Learn about color spaces and gamuts. The goal is to learn how different color spaces relate to each other, and the connection between RGB, CMYK, and Lab, where this causes problems, and where it is useful. Learn about the implications of the fact that Lab is the widest gamut color space.
- [Instructor] Color space means the system of designating color display. The gamut of a color space is how many colors the system of color space describes or contains. The wider the gamut, the more colors, and the better. It can't be too rich, too thin, or if you're a color space, have too wide a gamut. RGB is a color space system that uses red, R, green, G, and blue, B channels to describe the colors in the space. RGB color is best used for devices where the light comes from behind. For example, on computer monitors, mobile phones, and so on. The most common and really lowest common denominator color space is SRGB. It's lowest common denominator because it can be displayed almost anywhere, but is low gamut, meaning it doesn't display a wide color range. Two wider gamut RGB color spaces are Adobe RGB, which is widely used in high end image making, and ProPhoto RGB, which is the widest gamut RGB space in common usage. You can see in the diagram, a representation of these color spaces and the extra colors they include. CMYK, cyan, magenta, yellow, and black, uses four channels to find a color space that is primarily used for reflected art. For example, books and magazines. As you can see, CMYK is pretty much comparable in width of gamut to the wider gamut RGB spaces, such as Adobe RGB. If you've ever been involved in converting from RGB to CMYK, or CMYK to RGB, you'll know that most of the time, about 90% of the time, there's no problem converting between these two systems where they overlap gamuts. Problems, however, do appear in converting portions of the gamut where there's no overlap. LAB color, it's technically correct, as I've mentioned, to call out the individual letters as LAB color, even though, I and most of the Photoshop world will know what you mean if you simply say LAB color, was originally devised by a consortium of physicists in the 1930s. As you might expect from a standard devised by scientists, it is largely theoretical. So much so that there are imaginary colors that are describable in LAB that we can't see. It's also pretty much a theoretical standard in the sense that you can't print LAB color or display it on the internet without first converting LAB to RGB or CMYK. It is however, the widest color gamut that is theoretically possible, with far more colors than any RGB or CMYK spaces. Unlike which is contiguous with the whole rainbow color set that includes every color in the diagram. Unlike both RGB and CMYK, LAB's three colors are color opponent, meaning each channel contains both colors an opposite colors. Also, unlike other gamuts, in LAB black and white information is in a channel completely separated from color information. As this course moves along, I'll show you how to take creative advantage of these properties in LAB, but for now, I'd like to tell you about the important workflow implications of what I've been explaining about the different color spaces. First, once you've lost colors, you can never truly regain them. This implies that you need to start working in post production in as high a gamut color space as possible, probably in ProPhoto RGB and also in 16 bits, not in eight bits. In Adobe Camera Raw, you set this in the Workflow Options dialog. This dialog is reached by a link at the bottom of the main ACR window. And you want to set the space to ProPhoto RGB on the space dropdown list, and depth should be 16 bits per channel. Realize that this is not how this dialog's going to be set by default, so it's you're responsibility to set it up this way. And once you've set this once, you don't have to do it again. So, that's a good thing. The defaults you put in with a wide gamut RGB color space, and 16 bits will stay in your system. By the way, if you're wondering, providing you are using raw files, the color space settings in your camera have no impact on the gamut that you're editing with in Photoshop. The only thing the camera setting for color space impacts is the display on the LCD, and the way in camera JPEGs are formed. Since you can't actually do anything with a LAB color file, you can't print or display it, your workflow involving LAB will have to roundtrip in Photoshop. This means you convert to LAB and back to your working color space. If you follow my workflow suggestion, you'll use ProPhoto RGB as your primary working color space in Photoshop, and roundtrip to LAB toward the final stages of your workflow after you've retouched it and made your normal corrections. You'll see how this works as we move along through the course. Ultimately, after you've roundtripped back to ProPhoto RGB from LAB, you'll need to save a master file, which you can use to create lower gamut RGB files for JPEGs that will be uploaded to the internet, as well as files profiled for a specific printer's papers, and so on. With the broad workflow concepts out of the way, it's time to turn to the specifics of how LAB works.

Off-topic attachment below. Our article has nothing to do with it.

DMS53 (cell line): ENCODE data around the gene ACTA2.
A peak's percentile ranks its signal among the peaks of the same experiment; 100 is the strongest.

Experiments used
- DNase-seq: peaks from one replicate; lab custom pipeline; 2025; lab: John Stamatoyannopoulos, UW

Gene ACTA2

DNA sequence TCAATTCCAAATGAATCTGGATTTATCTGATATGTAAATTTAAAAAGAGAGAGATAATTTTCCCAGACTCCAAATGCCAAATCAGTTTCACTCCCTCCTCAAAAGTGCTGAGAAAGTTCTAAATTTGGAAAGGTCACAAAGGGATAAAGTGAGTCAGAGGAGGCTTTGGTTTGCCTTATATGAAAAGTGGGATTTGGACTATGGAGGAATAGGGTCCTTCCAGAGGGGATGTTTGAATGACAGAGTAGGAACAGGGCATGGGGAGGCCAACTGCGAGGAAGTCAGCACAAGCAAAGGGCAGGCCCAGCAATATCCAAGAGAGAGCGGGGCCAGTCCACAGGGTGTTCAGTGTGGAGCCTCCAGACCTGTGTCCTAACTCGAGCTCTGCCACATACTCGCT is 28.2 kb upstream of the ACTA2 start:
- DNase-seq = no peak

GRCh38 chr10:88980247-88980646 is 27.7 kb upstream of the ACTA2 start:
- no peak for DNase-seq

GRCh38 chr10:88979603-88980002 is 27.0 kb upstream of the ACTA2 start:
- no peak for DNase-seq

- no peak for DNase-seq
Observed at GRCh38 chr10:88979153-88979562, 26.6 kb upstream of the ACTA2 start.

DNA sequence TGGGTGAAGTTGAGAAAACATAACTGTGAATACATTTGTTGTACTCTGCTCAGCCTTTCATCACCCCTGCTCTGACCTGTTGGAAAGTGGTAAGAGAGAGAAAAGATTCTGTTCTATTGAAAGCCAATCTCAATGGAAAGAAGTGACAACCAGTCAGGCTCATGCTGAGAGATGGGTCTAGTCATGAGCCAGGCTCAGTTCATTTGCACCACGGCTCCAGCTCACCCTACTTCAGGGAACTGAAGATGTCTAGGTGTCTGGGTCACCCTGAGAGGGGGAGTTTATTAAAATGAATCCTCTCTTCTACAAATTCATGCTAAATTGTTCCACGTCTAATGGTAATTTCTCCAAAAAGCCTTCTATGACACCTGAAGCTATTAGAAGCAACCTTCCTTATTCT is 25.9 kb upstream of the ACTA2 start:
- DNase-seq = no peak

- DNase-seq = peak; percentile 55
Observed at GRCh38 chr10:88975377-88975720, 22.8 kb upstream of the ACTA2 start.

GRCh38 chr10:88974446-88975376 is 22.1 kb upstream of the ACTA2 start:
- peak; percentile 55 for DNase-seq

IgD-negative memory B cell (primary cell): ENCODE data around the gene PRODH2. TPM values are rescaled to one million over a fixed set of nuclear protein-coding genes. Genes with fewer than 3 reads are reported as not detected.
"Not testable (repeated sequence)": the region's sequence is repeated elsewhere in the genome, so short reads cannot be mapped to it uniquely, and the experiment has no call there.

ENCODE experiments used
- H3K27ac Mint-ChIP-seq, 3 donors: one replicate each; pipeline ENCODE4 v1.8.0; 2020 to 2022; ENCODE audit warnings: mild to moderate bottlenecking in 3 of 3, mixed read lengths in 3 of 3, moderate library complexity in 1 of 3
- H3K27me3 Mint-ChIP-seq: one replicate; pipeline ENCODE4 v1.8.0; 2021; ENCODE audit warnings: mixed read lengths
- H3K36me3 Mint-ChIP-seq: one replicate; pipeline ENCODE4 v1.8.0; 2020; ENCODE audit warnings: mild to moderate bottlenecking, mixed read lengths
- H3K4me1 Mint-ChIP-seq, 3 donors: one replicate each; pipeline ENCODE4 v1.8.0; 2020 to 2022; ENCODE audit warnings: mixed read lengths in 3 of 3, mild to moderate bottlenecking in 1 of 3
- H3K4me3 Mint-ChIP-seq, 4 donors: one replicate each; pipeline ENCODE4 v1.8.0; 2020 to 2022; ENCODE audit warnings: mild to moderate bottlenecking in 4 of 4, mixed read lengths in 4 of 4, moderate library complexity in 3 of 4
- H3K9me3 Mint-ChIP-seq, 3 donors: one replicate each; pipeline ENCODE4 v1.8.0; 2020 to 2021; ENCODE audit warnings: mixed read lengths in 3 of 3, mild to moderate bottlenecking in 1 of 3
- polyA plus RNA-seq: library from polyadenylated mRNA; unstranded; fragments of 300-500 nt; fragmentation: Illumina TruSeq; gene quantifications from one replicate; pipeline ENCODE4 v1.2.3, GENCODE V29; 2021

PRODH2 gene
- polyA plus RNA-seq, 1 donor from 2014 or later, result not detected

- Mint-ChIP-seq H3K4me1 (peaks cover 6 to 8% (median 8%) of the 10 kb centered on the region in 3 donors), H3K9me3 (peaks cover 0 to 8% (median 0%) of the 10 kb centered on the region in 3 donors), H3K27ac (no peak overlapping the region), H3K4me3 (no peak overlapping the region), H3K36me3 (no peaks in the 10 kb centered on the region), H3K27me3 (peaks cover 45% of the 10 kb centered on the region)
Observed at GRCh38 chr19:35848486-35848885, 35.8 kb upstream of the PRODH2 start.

- Converting images to Lab Color space
- Applying Curves to Lab channels
- Selective sharpening
- Inverting channels
- Making per-channel equalizations
- Using the Lab action
- Combining Lab Color with blending modes
- Making patterns with Lab images